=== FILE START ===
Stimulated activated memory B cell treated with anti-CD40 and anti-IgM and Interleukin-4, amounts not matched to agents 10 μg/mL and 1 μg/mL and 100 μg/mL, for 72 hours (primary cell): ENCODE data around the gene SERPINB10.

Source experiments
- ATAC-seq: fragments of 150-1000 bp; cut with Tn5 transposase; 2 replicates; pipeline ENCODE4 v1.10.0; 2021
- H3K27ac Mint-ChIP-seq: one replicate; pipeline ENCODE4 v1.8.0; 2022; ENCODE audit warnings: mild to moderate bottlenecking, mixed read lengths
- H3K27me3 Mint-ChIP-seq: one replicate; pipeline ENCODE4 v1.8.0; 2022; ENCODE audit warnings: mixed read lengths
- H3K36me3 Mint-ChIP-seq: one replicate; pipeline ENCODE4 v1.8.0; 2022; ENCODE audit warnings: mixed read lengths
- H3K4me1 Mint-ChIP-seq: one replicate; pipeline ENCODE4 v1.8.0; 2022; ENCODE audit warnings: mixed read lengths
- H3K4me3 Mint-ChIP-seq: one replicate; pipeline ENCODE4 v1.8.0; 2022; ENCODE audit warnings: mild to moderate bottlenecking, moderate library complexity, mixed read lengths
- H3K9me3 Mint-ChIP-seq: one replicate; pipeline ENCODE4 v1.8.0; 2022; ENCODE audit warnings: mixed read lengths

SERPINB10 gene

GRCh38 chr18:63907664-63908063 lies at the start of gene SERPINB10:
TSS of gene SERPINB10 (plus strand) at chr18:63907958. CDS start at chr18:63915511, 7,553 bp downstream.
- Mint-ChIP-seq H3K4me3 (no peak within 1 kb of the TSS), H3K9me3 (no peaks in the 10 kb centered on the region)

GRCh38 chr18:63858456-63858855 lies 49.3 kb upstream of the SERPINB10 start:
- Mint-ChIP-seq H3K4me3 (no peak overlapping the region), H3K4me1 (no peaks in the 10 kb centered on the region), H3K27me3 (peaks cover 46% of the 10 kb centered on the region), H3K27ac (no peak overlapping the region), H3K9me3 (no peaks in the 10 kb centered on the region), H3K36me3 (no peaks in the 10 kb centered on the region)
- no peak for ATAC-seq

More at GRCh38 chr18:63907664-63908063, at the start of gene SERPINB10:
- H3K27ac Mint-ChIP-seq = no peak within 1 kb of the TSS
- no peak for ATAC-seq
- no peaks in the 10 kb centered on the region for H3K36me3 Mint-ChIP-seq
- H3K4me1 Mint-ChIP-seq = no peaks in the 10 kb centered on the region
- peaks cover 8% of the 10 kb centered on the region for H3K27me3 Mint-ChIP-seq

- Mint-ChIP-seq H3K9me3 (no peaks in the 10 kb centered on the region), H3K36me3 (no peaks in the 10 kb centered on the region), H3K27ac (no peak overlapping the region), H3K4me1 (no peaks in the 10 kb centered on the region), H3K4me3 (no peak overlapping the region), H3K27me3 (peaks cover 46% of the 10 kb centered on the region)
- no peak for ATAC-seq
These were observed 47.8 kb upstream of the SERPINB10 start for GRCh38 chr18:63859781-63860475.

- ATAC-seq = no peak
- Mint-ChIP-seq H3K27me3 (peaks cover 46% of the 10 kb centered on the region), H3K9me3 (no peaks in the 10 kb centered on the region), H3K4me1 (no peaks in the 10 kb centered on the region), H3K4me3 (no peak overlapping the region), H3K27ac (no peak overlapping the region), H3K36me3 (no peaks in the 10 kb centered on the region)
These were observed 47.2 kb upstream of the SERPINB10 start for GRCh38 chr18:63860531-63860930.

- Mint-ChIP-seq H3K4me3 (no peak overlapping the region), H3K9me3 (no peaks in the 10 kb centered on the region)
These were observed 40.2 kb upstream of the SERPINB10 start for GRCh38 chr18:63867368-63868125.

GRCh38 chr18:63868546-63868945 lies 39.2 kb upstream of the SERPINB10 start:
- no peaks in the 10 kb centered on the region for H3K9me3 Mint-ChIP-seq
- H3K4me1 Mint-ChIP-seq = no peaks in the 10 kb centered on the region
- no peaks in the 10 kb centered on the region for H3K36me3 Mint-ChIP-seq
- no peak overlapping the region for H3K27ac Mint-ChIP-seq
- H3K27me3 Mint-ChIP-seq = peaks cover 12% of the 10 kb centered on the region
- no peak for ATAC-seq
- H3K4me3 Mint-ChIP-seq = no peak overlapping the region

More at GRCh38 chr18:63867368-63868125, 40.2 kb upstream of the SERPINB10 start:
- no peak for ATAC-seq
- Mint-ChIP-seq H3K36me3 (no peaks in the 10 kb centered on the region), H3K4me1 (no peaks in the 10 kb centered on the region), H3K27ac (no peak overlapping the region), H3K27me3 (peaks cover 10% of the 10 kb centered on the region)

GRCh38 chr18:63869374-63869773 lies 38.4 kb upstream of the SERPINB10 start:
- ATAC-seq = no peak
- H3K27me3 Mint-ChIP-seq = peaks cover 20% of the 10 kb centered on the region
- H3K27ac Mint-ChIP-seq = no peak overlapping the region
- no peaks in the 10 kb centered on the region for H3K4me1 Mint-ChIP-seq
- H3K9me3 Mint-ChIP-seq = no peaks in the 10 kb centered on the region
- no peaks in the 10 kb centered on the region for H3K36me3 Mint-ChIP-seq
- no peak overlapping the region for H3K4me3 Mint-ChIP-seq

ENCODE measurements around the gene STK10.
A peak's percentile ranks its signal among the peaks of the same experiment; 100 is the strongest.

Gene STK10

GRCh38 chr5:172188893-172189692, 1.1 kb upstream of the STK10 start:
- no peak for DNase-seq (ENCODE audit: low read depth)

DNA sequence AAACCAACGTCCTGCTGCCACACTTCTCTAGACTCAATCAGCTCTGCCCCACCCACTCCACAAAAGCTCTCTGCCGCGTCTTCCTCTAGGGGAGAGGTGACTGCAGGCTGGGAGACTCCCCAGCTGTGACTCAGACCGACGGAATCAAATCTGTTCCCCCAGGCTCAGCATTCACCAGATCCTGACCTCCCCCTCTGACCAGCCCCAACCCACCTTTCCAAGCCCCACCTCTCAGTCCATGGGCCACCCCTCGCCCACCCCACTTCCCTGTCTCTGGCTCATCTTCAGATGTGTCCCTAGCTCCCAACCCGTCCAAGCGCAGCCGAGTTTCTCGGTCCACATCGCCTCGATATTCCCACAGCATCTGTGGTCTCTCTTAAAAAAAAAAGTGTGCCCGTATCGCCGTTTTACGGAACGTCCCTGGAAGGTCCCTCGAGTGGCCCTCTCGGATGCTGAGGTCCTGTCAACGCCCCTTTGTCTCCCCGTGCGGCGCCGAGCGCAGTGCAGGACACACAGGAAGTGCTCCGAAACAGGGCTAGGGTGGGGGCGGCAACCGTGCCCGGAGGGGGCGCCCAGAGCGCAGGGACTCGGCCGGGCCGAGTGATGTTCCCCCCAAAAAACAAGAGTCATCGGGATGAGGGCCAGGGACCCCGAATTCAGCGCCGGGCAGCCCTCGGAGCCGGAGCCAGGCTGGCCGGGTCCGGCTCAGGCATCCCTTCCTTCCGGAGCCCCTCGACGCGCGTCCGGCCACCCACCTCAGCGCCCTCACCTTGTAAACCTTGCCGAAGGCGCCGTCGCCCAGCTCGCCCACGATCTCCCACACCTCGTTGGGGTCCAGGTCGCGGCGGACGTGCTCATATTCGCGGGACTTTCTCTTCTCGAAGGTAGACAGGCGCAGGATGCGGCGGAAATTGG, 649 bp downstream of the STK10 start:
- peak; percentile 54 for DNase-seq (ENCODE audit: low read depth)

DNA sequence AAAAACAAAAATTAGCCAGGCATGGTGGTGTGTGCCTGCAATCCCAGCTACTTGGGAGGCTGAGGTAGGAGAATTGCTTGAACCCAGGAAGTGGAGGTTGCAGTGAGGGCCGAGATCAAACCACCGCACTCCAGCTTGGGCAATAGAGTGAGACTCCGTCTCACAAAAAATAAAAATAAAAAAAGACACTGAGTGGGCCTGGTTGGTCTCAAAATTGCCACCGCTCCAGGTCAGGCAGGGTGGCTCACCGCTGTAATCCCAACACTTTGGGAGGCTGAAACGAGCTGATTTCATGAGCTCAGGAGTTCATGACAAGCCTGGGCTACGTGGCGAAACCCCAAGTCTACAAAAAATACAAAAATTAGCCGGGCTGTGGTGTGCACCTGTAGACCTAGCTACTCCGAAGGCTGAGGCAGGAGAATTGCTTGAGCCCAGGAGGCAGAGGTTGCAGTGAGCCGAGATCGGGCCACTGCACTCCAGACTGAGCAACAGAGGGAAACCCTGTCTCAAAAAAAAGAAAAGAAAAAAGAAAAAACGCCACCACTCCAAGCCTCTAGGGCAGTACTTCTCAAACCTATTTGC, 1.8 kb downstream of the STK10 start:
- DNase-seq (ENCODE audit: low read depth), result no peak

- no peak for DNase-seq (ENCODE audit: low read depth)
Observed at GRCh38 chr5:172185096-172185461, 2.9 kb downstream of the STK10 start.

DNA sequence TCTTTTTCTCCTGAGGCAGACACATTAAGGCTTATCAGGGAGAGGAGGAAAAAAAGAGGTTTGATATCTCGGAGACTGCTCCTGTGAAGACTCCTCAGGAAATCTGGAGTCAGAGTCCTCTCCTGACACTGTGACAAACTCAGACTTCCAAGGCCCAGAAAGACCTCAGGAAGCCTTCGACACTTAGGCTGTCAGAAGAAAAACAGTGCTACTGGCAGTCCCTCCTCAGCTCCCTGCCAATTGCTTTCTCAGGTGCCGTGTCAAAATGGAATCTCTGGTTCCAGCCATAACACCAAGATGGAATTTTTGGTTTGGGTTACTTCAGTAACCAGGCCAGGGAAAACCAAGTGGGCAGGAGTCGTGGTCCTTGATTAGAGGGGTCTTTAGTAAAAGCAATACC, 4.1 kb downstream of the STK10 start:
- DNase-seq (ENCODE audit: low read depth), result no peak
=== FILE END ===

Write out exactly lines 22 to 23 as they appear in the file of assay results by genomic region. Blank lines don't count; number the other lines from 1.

- peaks cover 8% of the 10 kb centered on the region for H3K27me3 Mint-ChIP-seq

- Mint-ChIP-seq H3K9me3 (no peaks in the 10 kb centered on the region), H3K36me3 (no peaks in the 10 kb centered on the region), H3K27ac (no peak overlapping the region), H3K4me1 (no peaks in the 10 kb centered on the region), H3K4me3 (no peak overlapping the region), H3K27me3 (peaks cover 46% of the 10 kb centered on the region)